Marriage guidance courses pay for themselves 11 times over, government study concludes
January 29, 2014 6 comments
This just in from the Department of the Should Be Obvious: marriage guidance courses cut divorce and save society millions.
In a government-funded study, researchers from the Tavistock Institute examined the effectiveness of different types of marriage and relationship guidance. They looked at courses run by Relate, Care for the Family, and the Roman Catholic organisation Marriage Care.
The courses included, the Telegraph reports, pre-marriage sessions, education sessions for couples in relationships, and special counselling for couples in difficulty.
Participants were interviewed some months after completing the courses. All said they had tried to change their behaviour and now worked harder to communicate with their spouses.
The most effective courses were the marriage preparation course run by Marriage Care and the crisis counselling provided by Relate. They concluded that for every £1 spent on the Relate course, society would save £11.50 in funds that would otherwise have spent to deal with the effects of marriage break-up – benefits for single families, additional housing and health needs, court costs, and so forth. For every £1 spent on the Relate course, society would save £11.40.
The researchers have now called on the government to heavily promote such courses in registry offices and elsewhere, even suggesting a discount on marriage fees for couples who undergo such courses.
The research was hailed by Ruth Sutherland, the Chief Executive of Relate.
“Given that relationship breakdown is estimated to cost the UK economy tens of billions each year, it is clear that future investment in relationship support services will continue to bring very real financial and social benefits.”
The paper also quotes Conservative MP Andrew Selous, who endorsed claims that marriage guidance could save society millions.
“I think that is absolutely the case – if you look at the increased benefits bill in terms of supporting single parents; if you look at the extra housing for individuals when coupes separate; if you look at educational underachievement or if you look at the youth justice system – the Youth Justice Board says that 70 per cent of young people in custody have an absent father. There is a whole host of Government budgets you could go through and say that these costs would be less if you have more stable families.”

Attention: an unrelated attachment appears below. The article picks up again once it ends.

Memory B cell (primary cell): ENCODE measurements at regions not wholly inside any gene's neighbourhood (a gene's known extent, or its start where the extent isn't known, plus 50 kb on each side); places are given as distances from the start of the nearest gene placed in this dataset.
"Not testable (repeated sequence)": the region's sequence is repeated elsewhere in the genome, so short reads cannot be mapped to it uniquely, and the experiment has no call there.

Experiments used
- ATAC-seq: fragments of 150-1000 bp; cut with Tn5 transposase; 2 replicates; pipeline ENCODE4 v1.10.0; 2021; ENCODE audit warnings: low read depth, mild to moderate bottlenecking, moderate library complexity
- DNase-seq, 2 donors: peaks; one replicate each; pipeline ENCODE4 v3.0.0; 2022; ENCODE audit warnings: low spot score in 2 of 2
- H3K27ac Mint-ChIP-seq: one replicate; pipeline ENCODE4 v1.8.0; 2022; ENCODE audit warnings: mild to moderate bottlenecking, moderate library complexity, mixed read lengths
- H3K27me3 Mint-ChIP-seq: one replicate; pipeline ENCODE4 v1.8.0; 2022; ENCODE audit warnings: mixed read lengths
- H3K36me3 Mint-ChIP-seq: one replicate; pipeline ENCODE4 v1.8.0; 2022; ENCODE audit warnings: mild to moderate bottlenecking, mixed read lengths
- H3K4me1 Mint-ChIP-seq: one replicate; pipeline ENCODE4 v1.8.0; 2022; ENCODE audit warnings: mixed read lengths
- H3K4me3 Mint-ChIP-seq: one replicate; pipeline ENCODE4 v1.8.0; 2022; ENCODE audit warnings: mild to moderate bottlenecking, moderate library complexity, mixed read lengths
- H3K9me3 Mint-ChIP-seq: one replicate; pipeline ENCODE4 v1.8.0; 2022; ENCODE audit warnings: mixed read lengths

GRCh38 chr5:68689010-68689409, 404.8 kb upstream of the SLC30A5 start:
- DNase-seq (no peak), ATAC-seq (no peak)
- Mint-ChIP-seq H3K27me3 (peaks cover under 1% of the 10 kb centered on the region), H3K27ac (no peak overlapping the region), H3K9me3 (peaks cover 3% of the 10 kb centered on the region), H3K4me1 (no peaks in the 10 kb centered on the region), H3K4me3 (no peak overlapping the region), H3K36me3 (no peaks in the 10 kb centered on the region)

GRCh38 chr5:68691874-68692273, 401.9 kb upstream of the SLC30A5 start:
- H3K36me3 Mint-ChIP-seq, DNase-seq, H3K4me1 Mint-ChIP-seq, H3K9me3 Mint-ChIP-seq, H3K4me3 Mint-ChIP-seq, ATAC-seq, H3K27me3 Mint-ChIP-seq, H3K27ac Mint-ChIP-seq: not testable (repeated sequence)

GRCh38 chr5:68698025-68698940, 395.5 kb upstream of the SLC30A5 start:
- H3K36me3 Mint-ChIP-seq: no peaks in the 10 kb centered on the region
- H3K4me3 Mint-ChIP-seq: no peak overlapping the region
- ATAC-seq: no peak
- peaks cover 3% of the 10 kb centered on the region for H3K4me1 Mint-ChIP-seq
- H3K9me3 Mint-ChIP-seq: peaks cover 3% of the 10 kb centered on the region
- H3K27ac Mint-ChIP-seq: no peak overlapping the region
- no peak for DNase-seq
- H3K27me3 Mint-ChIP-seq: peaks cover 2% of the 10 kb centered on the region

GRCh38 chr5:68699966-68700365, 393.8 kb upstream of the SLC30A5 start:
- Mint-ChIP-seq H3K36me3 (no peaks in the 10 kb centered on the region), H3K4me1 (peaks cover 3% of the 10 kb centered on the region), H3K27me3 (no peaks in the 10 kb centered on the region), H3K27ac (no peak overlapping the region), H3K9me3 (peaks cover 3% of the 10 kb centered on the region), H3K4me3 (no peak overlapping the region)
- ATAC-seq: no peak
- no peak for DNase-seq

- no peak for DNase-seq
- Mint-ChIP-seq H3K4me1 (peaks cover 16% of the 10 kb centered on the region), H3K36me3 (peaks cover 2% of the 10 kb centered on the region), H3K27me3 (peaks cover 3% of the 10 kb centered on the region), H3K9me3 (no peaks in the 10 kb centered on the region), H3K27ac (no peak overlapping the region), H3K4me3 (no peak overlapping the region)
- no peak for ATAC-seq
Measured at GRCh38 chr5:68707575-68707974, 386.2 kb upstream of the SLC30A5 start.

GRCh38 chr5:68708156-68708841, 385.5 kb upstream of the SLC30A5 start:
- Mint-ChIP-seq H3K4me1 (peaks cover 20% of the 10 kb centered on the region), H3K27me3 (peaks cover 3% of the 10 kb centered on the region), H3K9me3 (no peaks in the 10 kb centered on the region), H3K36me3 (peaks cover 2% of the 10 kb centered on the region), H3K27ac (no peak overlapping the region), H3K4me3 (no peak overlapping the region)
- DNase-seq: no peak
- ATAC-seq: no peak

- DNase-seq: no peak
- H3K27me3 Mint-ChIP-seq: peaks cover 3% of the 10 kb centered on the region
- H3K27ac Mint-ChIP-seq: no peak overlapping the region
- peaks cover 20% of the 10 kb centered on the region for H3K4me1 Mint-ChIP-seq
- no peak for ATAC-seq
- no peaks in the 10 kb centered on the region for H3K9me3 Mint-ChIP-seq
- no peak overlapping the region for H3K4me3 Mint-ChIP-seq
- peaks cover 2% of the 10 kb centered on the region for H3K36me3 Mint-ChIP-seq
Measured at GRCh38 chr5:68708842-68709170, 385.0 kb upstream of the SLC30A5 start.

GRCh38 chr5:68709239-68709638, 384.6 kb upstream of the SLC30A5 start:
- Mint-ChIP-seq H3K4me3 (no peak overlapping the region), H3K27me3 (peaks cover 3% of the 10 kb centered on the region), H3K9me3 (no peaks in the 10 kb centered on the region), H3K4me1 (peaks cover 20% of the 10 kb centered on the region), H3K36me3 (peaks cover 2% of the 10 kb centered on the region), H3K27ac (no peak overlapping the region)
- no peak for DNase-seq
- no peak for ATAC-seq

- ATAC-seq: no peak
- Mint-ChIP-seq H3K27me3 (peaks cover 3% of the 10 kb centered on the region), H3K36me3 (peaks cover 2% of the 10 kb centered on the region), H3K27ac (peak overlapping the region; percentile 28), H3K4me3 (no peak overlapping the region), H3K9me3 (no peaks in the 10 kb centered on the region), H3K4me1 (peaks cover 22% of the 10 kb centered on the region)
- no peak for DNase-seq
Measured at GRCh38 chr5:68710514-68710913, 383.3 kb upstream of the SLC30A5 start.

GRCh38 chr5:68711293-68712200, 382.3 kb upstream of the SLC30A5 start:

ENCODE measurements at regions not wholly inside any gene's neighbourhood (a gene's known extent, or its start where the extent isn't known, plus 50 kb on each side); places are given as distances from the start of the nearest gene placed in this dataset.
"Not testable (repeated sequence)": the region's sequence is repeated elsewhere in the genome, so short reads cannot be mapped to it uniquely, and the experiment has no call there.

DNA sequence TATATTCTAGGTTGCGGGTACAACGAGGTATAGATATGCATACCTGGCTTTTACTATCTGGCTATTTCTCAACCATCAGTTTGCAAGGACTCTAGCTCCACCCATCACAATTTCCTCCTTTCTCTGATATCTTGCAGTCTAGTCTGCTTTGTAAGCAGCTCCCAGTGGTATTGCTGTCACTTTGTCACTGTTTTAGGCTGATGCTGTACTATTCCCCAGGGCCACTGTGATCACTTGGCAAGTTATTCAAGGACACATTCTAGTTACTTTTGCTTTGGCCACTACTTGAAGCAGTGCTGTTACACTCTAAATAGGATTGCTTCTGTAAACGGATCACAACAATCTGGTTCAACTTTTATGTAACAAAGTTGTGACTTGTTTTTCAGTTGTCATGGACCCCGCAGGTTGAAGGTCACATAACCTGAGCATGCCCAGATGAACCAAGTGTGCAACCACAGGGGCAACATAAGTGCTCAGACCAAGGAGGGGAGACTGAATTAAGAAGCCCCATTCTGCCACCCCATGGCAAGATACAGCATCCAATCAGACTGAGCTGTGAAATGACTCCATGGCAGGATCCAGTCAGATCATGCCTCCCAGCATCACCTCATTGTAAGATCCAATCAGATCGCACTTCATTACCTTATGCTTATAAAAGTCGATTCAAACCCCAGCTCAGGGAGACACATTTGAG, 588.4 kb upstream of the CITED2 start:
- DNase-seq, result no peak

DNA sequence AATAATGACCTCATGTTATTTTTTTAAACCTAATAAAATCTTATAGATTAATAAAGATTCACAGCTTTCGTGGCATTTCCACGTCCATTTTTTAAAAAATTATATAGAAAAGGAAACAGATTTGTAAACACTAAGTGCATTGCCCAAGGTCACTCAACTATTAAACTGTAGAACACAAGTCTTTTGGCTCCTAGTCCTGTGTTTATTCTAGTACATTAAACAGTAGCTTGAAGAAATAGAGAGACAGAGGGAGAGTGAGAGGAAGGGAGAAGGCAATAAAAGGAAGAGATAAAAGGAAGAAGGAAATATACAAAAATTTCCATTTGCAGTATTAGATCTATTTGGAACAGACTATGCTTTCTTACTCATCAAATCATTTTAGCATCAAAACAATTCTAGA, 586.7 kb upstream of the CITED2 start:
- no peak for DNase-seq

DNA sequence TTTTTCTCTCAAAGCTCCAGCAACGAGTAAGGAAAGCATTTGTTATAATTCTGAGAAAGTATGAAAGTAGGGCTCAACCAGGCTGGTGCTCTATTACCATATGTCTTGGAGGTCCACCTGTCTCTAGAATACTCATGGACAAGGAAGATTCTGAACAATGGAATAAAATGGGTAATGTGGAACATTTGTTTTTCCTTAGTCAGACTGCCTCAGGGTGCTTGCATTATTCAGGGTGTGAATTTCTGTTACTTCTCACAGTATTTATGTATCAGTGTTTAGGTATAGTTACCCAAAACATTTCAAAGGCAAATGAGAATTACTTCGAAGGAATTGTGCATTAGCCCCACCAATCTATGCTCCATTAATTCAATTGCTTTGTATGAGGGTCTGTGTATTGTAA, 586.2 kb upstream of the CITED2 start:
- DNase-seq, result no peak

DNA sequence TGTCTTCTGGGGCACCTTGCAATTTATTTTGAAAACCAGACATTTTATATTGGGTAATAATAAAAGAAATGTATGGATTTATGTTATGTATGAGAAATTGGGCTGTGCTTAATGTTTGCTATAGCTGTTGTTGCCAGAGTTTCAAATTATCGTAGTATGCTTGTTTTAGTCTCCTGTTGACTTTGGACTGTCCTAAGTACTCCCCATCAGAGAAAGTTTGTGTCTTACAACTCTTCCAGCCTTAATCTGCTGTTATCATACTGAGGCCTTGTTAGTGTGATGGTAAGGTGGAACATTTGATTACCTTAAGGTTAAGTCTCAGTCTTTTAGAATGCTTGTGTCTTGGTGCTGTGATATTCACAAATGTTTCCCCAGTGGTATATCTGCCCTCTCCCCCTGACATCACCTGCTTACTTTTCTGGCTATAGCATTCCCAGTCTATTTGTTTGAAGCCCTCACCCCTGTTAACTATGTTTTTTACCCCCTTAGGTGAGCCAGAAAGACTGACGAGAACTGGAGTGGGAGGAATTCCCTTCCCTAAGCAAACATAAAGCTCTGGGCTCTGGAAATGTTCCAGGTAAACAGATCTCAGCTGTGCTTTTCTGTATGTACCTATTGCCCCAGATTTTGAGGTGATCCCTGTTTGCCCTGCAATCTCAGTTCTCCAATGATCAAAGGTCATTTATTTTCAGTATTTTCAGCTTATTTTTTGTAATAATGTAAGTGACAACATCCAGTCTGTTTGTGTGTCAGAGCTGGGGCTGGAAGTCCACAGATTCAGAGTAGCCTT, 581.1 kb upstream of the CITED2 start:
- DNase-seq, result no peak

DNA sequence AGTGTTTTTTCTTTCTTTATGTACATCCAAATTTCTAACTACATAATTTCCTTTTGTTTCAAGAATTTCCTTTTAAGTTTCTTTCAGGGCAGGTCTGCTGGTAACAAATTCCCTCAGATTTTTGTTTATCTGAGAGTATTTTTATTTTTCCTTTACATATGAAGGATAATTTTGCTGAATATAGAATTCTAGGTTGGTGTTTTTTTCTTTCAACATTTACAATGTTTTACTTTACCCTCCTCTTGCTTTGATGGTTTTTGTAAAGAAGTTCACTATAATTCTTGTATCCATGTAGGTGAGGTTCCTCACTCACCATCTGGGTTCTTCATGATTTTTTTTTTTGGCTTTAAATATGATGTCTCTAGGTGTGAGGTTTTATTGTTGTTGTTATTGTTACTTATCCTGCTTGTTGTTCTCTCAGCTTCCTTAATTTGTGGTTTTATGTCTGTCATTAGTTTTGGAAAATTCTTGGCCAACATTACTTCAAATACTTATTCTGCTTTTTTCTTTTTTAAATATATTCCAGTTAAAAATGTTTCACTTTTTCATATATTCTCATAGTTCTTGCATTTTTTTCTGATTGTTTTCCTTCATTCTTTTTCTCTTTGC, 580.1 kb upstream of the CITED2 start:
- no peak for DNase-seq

Well, that’s one way of looking at it. I am not sure I can entirely endorse the monetisation of divorce and separation statistics – we are, after all, talking about real lives here and real human heartache, not spreadsheets and profit and loss calculations. But if assigning a monetary value to the sundering of relationships motivates the moneymen in government to take constructive action, then I am all for that.
Every so often we see articles in the newspaper or hear stories on the radio lamenting the supposed ease of divorce. It’s too easy to pack it in, claim the pundits, too easy to split up and apply for that decree nisi, condemning your children to life in a single parent family and a diminished or damaged relationship with the other parent. People took the whole thing much more seriously back in the old days!
Divorce is still a serious business. There was never a golden age. Making divorce possible for most of us in a way it never used to be is an act of mercy, allowing the genuinely unhappy to start afresh and escape the burdens of a bad relationship. Of course, part of that deal must be treating your former spouse fairly – letting them see the children, dividing your assets equitably.
Perhaps, rather than worrying whether we don’t take divorce sufficiently seriously these days, we should be asking ourselves whether we take the decision to get married in the first place seriously enough. Way back in 1992, I wrote a book called Divorce A New Beginning. The very first chapter was called Shouldn’t Marriage Be More Difficult? I have not changed my views in the decades since. Marriage is not – or should not be – a casual undertaking. It takes real effort to make it work. If marriage guidance courses – either before or after the big day –open a few eyes and encourage people to think a little more carefully about the partner’s perspectives and their marital commitments, then I say hurray. The end result will be fewer divorces, fewer broken hearts, and most importantly of all, fewer unhappy children.
Photo by Eivind Barstad Waaler via Flickr under a Creative Commons licence